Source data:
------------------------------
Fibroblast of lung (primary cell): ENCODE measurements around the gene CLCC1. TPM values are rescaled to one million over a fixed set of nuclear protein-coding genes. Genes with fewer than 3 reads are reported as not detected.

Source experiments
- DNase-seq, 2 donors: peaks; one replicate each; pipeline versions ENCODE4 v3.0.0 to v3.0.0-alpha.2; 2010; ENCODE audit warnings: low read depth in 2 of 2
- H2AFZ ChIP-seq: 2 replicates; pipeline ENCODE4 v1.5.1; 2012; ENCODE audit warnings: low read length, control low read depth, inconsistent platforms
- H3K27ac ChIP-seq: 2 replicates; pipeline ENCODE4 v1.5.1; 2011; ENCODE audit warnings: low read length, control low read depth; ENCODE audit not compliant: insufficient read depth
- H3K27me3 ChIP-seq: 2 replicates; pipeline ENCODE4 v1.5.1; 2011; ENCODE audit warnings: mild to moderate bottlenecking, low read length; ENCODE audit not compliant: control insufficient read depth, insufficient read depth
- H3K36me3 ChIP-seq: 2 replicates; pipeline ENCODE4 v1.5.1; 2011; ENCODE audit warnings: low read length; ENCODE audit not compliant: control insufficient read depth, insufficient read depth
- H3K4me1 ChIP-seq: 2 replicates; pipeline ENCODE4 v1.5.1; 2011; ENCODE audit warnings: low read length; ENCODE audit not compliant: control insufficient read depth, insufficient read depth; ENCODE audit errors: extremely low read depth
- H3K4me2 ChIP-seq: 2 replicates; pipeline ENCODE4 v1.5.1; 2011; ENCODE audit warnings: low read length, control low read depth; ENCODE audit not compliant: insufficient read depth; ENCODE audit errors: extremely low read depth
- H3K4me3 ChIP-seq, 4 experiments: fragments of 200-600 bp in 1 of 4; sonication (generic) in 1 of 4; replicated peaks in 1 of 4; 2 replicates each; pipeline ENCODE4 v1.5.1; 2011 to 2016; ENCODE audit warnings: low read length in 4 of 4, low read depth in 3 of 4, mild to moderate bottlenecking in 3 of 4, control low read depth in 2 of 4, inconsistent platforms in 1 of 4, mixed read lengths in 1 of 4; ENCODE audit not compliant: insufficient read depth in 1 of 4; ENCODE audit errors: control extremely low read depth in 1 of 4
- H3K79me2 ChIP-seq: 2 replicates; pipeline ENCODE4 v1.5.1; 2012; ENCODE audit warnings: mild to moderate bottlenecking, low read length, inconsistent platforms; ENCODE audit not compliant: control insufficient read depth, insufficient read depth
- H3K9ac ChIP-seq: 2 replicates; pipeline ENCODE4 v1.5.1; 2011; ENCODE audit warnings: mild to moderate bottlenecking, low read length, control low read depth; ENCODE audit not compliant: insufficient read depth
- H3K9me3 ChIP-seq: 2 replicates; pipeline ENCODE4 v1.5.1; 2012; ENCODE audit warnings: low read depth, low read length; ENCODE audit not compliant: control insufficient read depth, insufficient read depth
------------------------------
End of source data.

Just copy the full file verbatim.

Fibroblast of lung (primary cell): ENCODE measurements around the gene CLCC1. TPM values are rescaled to one million over a fixed set of nuclear protein-coding genes. Genes with fewer than 3 reads are reported as not detected.

Source experiments
- DNase-seq, 2 donors: peaks; one replicate each; pipeline versions ENCODE4 v3.0.0 to v3.0.0-alpha.2; 2010; ENCODE audit warnings: low read depth in 2 of 2
- H2AFZ ChIP-seq: 2 replicates; pipeline ENCODE4 v1.5.1; 2012; ENCODE audit warnings: low read length, control low read depth, inconsistent platforms
- H3K27ac ChIP-seq: 2 replicates; pipeline ENCODE4 v1.5.1; 2011; ENCODE audit warnings: low read length, control low read depth; ENCODE audit not compliant: insufficient read depth
- H3K27me3 ChIP-seq: 2 replicates; pipeline ENCODE4 v1.5.1; 2011; ENCODE audit warnings: mild to moderate bottlenecking, low read length; ENCODE audit not compliant: control insufficient read depth, insufficient read depth
- H3K36me3 ChIP-seq: 2 replicates; pipeline ENCODE4 v1.5.1; 2011; ENCODE audit warnings: low read length; ENCODE audit not compliant: control insufficient read depth, insufficient read depth
- H3K4me1 ChIP-seq: 2 replicates; pipeline ENCODE4 v1.5.1; 2011; ENCODE audit warnings: low read length; ENCODE audit not compliant: control insufficient read depth, insufficient read depth; ENCODE audit errors: extremely low read depth
- H3K4me2 ChIP-seq: 2 replicates; pipeline ENCODE4 v1.5.1; 2011; ENCODE audit warnings: low read length, control low read depth; ENCODE audit not compliant: insufficient read depth; ENCODE audit errors: extremely low read depth
- H3K4me3 ChIP-seq, 4 experiments: fragments of 200-600 bp in 1 of 4; sonication (generic) in 1 of 4; replicated peaks in 1 of 4; 2 replicates each; pipeline ENCODE4 v1.5.1; 2011 to 2016; ENCODE audit warnings: low read length in 4 of 4, low read depth in 3 of 4, mild to moderate bottlenecking in 3 of 4, control low read depth in 2 of 4, inconsistent platforms in 1 of 4, mixed read lengths in 1 of 4; ENCODE audit not compliant: insufficient read depth in 1 of 4; ENCODE audit errors: control extremely low read depth in 1 of 4
- H3K79me2 ChIP-seq: 2 replicates; pipeline ENCODE4 v1.5.1; 2012; ENCODE audit warnings: mild to moderate bottlenecking, low read length, inconsistent platforms; ENCODE audit not compliant: control insufficient read depth, insufficient read depth
- H3K9ac ChIP-seq: 2 replicates; pipeline ENCODE4 v1.5.1; 2011; ENCODE audit warnings: mild to moderate bottlenecking, low read length, control low read depth; ENCODE audit not compliant: insufficient read depth
- H3K9me3 ChIP-seq: 2 replicates; pipeline ENCODE4 v1.5.1; 2012; ENCODE audit warnings: low read depth, low read length; ENCODE audit not compliant: control insufficient read depth, insufficient read depth